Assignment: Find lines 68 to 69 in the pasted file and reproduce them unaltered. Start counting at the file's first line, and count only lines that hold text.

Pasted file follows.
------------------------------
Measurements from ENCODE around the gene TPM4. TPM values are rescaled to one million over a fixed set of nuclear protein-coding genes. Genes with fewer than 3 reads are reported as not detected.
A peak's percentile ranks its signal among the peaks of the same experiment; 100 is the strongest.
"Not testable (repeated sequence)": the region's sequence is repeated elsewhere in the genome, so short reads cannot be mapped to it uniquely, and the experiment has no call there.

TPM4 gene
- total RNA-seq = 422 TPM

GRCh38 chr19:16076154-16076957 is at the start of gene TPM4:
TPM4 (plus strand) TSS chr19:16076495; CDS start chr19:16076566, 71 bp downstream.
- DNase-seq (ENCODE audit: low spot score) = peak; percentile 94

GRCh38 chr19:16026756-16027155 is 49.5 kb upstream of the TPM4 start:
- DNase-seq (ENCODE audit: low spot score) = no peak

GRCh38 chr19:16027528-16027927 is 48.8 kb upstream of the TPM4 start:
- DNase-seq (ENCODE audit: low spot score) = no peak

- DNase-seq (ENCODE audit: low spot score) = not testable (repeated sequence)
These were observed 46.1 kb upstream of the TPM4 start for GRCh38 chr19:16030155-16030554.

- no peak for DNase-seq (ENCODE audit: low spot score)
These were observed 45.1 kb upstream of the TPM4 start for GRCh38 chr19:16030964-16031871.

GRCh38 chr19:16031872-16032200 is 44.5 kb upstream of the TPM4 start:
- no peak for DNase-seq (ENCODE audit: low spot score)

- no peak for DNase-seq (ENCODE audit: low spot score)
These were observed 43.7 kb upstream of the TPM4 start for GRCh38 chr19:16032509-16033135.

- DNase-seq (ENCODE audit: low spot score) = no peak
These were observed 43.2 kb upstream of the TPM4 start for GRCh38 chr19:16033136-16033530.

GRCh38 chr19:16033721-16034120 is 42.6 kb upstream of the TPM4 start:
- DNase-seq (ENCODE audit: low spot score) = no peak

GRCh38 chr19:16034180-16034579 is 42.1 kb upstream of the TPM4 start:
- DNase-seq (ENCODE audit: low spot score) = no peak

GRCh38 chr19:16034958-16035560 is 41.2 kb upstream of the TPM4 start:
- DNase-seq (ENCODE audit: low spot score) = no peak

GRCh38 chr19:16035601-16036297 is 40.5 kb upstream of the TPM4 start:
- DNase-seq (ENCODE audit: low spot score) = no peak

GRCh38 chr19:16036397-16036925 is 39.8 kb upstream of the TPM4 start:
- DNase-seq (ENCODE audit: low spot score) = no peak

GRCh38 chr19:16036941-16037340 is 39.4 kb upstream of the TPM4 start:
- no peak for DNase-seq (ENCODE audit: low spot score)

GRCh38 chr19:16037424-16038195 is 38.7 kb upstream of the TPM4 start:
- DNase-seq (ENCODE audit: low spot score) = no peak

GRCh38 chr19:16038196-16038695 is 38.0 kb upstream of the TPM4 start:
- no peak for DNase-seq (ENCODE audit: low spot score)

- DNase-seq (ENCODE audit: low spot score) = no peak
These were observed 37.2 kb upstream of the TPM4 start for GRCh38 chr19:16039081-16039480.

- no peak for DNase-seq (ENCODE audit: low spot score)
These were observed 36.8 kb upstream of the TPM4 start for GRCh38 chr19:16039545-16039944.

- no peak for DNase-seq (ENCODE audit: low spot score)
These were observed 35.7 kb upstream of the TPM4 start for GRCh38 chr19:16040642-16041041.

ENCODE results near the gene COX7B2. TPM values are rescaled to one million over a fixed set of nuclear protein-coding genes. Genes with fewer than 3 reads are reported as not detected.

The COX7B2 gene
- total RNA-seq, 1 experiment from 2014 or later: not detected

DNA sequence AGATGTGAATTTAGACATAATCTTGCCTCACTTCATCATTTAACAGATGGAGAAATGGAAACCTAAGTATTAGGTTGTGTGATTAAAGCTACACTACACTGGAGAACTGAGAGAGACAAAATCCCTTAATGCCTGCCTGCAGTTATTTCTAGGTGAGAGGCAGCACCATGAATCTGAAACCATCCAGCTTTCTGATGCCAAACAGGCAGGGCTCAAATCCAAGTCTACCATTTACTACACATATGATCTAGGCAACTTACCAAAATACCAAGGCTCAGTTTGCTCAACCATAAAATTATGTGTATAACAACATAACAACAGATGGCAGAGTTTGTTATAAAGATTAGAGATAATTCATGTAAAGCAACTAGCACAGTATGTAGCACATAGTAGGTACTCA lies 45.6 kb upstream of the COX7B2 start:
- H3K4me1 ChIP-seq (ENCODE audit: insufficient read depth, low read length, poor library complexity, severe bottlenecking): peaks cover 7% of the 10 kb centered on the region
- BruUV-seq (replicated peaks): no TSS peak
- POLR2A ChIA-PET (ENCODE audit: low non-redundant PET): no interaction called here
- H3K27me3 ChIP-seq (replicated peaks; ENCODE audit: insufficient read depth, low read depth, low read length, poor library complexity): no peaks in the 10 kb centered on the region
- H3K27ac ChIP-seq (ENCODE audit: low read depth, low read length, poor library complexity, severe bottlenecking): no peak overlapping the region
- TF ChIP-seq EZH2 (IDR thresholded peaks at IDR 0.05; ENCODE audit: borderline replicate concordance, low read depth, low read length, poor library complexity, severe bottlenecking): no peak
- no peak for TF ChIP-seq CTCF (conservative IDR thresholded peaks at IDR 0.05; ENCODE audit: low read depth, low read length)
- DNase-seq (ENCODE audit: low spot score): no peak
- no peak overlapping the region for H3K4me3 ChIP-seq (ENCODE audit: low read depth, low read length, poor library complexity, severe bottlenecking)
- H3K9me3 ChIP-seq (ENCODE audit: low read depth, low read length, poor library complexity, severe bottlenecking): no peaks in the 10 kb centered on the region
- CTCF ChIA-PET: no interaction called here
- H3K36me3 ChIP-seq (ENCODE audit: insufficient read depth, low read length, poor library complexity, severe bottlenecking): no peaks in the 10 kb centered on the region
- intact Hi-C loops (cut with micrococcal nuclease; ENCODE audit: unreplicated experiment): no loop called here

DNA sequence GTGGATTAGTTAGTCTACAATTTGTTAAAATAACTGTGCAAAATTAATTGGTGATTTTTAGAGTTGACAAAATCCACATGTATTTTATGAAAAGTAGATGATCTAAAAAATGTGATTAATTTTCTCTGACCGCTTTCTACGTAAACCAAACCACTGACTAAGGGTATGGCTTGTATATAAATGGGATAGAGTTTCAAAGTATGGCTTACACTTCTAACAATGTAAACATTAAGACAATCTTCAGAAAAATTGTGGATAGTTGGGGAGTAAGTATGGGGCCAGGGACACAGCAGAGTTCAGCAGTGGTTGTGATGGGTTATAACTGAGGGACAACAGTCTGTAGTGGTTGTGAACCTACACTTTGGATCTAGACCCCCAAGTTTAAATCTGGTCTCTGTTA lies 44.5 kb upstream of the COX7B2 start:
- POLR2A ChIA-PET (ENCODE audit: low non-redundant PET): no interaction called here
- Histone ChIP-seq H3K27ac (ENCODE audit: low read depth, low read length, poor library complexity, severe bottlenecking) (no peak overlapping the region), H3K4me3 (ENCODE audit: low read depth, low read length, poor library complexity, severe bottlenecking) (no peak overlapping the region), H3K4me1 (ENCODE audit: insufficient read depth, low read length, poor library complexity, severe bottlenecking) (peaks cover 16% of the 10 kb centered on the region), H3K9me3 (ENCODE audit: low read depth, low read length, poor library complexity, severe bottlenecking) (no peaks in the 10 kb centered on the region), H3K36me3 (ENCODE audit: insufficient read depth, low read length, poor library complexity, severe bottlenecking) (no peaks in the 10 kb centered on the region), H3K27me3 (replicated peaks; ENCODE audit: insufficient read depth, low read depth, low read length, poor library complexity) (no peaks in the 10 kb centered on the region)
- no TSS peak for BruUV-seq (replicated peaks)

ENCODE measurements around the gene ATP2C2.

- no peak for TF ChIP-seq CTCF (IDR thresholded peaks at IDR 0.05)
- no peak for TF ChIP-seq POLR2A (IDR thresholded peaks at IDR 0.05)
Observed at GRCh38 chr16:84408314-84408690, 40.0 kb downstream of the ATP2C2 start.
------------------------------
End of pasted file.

- no peak for TF ChIP-seq POLR2A (IDR thresholded peaks at IDR 0.05)
Observed at GRCh38 chr16:84408314-84408690, 40.0 kb downstream of the ATP2C2 start.